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Cosmology's CenturyAn Inside History of Our Modern Understanding of the Universe$
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P. J. E. Peebles

Print publication date: 2020

Print ISBN-13: 9780691196022

Published to Princeton Scholarship Online: January 2021

DOI: 10.23943/princeton/9780691196022.001.0001

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The Homogeneous Universe

The Homogeneous Universe

(p.12) Chapter Two The Homogeneous Universe
Cosmology's Century

P. J. E. Peebles

Princeton University Press

This chapter discusses Albert Einstein's (1917) proposal, from pure thought, that a philosophically sensible universe is homogeneous and isotropic: no preferred center or direction, no observable edges to the universe as we see it around us. That of course is apart from the minor irregularities of matter concentrated in people and planets and stars. Einstein's homogeneity is essential to the thought that one might be able to find a theory of the universe as a whole rather than of one or another of its parts. It was an inspired intuitive vision or maybe just a lucky guess; Einstein certainly had no observational evidence that suggested it. The history of how Einstein's thought was received and tested exemplifies the interplay in science between theory and practice, sometimes reinforcing each other; sometimes in serious tension; and, as in this case, sometimes aided by unexpected developments. The chapter then considers the development of the evidence that supports what became known as Einstein's cosmological principle.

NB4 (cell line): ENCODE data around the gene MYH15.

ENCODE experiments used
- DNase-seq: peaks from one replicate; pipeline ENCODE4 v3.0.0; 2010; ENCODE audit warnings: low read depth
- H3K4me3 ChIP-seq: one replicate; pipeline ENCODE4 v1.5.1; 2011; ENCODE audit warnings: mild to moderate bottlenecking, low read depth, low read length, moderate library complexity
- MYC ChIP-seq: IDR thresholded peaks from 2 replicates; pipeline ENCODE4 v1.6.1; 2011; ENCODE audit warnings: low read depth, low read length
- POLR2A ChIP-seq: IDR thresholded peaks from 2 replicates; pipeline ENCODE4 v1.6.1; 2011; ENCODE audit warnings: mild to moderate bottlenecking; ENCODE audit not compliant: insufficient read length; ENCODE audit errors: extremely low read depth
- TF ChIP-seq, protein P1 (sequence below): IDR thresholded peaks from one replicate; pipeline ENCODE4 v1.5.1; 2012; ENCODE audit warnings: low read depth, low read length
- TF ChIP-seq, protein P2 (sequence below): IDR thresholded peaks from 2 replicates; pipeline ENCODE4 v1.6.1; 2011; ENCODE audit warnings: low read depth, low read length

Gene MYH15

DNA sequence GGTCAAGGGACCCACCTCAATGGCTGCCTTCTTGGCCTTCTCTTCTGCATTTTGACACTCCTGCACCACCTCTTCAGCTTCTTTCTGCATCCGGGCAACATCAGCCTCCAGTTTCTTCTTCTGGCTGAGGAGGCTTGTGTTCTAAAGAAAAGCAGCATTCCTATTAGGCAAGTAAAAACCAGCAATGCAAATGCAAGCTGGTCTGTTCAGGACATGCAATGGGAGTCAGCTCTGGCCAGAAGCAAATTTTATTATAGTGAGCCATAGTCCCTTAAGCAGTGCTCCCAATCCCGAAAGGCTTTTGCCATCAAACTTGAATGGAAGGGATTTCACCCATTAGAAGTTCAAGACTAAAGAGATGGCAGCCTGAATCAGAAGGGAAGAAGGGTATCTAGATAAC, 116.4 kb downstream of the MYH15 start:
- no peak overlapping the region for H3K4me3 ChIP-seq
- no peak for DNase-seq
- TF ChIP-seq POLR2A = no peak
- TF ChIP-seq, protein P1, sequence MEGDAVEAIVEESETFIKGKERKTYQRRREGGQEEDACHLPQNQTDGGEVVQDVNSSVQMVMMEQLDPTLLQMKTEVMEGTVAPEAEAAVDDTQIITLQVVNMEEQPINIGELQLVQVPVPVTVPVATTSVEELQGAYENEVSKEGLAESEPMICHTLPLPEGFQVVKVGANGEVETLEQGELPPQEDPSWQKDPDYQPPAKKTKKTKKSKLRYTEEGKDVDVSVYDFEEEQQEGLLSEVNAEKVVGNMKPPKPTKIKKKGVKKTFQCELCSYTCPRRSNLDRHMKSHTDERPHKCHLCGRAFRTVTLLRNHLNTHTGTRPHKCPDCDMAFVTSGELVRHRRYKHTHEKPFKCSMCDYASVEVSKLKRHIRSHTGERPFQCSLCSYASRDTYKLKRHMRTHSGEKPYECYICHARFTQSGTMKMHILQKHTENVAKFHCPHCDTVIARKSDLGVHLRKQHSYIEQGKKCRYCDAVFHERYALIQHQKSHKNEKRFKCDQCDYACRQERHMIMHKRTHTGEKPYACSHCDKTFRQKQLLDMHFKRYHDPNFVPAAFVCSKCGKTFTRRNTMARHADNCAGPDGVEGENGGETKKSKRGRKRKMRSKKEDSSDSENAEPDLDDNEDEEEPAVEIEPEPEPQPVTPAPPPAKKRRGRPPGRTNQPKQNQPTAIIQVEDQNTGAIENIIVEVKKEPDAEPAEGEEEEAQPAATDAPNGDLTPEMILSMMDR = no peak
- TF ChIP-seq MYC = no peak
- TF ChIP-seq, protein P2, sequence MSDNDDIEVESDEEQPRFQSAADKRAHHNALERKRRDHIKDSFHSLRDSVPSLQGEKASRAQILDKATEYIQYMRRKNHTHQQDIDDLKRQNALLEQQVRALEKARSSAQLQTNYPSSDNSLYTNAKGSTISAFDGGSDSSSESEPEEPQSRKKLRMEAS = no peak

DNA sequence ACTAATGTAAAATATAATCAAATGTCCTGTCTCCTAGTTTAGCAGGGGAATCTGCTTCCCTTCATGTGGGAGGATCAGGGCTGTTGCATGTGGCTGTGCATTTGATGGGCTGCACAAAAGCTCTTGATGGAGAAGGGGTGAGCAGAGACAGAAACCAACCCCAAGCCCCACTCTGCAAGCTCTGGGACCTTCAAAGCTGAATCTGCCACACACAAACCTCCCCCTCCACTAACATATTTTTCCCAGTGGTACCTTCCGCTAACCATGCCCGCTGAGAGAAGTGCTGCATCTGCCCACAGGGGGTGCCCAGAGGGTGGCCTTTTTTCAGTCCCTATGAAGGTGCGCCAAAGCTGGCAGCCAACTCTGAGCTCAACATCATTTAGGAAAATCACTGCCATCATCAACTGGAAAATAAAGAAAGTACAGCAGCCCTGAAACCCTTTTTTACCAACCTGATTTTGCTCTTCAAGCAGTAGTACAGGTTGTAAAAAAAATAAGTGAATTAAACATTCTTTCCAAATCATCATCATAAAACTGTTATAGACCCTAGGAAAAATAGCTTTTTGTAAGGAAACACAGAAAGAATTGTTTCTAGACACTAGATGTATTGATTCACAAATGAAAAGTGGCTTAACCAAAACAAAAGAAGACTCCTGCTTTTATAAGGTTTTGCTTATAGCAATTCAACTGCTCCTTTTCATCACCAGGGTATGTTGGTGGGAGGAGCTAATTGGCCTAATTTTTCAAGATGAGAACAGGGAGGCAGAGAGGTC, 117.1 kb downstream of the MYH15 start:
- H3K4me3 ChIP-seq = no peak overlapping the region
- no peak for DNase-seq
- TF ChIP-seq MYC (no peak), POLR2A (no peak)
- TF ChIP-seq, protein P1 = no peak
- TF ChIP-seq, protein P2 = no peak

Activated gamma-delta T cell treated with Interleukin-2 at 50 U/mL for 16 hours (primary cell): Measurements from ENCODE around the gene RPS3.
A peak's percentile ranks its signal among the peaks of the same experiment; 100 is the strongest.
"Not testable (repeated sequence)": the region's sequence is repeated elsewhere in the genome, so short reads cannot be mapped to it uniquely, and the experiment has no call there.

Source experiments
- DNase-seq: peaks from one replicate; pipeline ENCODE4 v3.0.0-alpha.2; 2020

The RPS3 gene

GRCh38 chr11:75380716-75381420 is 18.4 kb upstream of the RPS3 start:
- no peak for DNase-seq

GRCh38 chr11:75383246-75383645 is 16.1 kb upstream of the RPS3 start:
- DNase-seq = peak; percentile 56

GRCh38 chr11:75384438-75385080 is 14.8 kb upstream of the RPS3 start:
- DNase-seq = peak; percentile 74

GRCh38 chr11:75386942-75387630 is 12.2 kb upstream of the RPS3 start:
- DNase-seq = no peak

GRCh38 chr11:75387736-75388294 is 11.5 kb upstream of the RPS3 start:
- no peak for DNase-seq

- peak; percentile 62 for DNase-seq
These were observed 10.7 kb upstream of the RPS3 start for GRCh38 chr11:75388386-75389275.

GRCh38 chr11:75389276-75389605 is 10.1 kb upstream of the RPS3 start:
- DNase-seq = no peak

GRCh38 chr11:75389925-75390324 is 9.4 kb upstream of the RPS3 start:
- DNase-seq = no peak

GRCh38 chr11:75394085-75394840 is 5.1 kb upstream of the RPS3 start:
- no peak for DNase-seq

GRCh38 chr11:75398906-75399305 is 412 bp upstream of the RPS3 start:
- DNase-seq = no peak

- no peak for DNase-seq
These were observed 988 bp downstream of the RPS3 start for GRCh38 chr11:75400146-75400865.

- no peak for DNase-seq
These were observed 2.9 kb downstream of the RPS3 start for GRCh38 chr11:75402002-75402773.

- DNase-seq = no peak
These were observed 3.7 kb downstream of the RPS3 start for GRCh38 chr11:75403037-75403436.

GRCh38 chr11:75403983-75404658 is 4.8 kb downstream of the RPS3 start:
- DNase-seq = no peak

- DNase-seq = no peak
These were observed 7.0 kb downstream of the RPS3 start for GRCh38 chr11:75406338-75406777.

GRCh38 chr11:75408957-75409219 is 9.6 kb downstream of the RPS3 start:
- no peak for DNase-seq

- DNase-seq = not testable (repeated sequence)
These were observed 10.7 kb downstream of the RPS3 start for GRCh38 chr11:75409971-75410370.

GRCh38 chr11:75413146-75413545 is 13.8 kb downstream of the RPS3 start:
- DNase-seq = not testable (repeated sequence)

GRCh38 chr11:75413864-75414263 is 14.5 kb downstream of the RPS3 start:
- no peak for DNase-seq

Keywords:   Albert Einstein, universe, homogeneity, isotropy, matter, cosmological principle

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